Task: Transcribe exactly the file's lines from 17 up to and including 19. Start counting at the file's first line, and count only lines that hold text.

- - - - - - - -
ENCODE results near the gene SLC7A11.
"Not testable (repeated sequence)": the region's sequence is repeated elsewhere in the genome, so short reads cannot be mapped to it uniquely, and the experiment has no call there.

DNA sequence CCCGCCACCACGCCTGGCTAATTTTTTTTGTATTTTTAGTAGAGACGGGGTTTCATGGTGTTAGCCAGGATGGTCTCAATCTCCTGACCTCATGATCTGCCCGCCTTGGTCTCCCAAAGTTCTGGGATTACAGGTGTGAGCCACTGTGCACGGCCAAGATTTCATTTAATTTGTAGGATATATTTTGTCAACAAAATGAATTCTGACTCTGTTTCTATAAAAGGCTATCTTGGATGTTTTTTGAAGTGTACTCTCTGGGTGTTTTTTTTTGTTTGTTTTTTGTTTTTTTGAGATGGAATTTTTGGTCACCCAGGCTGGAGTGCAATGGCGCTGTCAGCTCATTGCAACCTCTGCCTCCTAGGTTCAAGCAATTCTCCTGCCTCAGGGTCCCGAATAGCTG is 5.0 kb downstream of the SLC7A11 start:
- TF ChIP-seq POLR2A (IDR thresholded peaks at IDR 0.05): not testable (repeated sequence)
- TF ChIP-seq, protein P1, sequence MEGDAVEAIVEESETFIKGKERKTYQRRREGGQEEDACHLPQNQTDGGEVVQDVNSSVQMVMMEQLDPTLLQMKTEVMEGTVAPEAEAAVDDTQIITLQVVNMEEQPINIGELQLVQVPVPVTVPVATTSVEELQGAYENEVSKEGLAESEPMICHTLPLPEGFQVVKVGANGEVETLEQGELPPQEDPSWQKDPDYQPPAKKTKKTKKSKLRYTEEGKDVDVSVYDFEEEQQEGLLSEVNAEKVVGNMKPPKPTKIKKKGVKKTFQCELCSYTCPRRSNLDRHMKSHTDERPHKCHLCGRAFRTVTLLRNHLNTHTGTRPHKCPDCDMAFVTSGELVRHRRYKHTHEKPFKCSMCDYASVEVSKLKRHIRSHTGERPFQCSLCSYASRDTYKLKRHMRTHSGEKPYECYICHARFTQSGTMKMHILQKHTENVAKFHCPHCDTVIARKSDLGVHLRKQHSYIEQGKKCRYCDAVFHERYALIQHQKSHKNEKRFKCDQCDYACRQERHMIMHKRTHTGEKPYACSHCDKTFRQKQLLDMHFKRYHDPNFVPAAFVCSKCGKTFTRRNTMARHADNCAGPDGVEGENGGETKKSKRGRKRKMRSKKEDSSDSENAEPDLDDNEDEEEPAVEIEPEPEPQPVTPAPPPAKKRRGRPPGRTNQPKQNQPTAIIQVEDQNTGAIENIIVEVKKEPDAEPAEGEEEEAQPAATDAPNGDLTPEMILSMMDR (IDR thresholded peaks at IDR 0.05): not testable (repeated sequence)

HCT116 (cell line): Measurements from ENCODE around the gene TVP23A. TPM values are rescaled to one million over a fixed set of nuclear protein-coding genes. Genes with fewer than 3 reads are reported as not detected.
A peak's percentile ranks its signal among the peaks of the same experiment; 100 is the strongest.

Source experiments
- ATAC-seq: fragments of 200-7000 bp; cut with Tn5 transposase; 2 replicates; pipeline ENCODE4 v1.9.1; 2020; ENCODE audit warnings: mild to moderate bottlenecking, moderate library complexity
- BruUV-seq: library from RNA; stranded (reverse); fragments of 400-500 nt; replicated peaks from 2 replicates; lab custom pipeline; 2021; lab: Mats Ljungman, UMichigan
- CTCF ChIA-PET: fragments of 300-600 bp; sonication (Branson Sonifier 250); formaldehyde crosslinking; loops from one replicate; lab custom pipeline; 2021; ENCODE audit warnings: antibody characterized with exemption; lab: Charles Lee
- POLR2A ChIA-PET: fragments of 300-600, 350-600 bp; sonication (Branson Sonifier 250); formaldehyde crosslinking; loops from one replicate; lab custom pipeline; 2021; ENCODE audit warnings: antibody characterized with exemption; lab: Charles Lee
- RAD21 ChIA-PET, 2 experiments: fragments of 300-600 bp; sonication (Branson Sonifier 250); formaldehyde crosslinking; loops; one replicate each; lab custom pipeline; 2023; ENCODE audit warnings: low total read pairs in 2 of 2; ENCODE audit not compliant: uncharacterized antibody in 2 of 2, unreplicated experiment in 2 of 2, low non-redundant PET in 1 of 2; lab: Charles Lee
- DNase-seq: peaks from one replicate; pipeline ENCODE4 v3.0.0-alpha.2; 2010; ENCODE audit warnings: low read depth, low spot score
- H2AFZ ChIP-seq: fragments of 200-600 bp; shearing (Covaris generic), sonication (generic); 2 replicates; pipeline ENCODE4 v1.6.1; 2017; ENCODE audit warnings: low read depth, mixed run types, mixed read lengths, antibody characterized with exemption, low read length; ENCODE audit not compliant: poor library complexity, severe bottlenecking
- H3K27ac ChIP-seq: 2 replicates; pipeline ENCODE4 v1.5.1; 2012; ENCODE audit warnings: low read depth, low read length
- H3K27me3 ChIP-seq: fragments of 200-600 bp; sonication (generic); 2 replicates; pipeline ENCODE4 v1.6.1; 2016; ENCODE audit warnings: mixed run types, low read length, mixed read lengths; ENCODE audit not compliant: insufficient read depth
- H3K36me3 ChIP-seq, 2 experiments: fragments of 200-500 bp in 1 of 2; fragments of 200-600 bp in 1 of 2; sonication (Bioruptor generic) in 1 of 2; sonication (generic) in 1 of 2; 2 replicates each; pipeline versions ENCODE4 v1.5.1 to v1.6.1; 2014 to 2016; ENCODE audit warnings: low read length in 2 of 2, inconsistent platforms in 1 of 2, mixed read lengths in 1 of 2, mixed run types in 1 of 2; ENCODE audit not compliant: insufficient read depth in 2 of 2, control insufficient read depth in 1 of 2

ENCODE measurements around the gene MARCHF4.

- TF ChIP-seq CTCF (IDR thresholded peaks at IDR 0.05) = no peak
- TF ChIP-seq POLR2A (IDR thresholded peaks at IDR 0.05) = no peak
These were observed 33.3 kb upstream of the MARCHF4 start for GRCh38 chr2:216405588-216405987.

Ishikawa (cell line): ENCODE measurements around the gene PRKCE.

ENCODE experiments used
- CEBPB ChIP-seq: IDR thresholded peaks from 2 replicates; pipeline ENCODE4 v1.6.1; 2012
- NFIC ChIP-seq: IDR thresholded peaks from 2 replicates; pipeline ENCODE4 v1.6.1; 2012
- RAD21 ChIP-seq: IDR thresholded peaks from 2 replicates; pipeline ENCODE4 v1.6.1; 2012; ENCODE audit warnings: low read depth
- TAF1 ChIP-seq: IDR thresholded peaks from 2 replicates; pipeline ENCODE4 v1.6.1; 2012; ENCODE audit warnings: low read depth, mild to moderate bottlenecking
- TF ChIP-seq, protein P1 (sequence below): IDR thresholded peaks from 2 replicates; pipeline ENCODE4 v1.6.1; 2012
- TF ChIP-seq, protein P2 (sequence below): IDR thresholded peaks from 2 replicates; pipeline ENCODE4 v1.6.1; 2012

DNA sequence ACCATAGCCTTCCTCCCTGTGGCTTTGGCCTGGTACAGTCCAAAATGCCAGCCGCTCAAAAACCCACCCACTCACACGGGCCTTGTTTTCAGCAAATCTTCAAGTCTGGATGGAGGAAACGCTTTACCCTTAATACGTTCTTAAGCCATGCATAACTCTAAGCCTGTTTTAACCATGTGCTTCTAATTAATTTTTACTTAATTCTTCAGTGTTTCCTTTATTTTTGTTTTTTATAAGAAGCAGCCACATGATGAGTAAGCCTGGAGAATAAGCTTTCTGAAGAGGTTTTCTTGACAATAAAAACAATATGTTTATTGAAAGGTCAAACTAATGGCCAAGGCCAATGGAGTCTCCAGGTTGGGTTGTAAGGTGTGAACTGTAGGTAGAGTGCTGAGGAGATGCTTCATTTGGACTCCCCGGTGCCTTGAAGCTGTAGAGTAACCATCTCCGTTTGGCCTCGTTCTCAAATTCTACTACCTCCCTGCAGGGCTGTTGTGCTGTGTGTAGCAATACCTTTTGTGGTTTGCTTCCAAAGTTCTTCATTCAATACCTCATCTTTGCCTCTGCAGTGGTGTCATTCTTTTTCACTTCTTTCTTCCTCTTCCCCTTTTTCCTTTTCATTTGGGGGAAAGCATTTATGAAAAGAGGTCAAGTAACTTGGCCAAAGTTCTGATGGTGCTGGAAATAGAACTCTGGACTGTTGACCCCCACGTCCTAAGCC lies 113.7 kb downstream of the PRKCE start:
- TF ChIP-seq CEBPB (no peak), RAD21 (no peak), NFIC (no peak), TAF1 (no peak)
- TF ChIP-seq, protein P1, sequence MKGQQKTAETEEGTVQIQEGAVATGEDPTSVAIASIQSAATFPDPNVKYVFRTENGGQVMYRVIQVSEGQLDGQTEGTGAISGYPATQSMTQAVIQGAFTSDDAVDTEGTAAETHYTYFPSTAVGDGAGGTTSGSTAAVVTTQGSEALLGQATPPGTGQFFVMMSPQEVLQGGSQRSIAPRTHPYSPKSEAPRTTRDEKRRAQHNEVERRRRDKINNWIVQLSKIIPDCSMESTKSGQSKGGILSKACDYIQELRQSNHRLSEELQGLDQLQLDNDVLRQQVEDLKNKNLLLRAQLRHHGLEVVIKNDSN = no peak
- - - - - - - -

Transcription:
- H3K27me3 ChIP-seq: fragments of 200-600 bp; sonication (generic); 2 replicates; pipeline ENCODE4 v1.6.1; 2016; ENCODE audit warnings: mixed run types, low read length, mixed read lengths; ENCODE audit not compliant: insufficient read depth
- H3K36me3 ChIP-seq, 2 experiments: fragments of 200-500 bp in 1 of 2; fragments of 200-600 bp in 1 of 2; sonication (Bioruptor generic) in 1 of 2; sonication (generic) in 1 of 2; 2 replicates each; pipeline versions ENCODE4 v1.5.1 to v1.6.1; 2014 to 2016; ENCODE audit warnings: low read length in 2 of 2, inconsistent platforms in 1 of 2, mixed read lengths in 1 of 2, mixed run types in 1 of 2; ENCODE audit not compliant: insufficient read depth in 2 of 2, control insufficient read depth in 1 of 2

ENCODE measurements around the gene MARCHF4.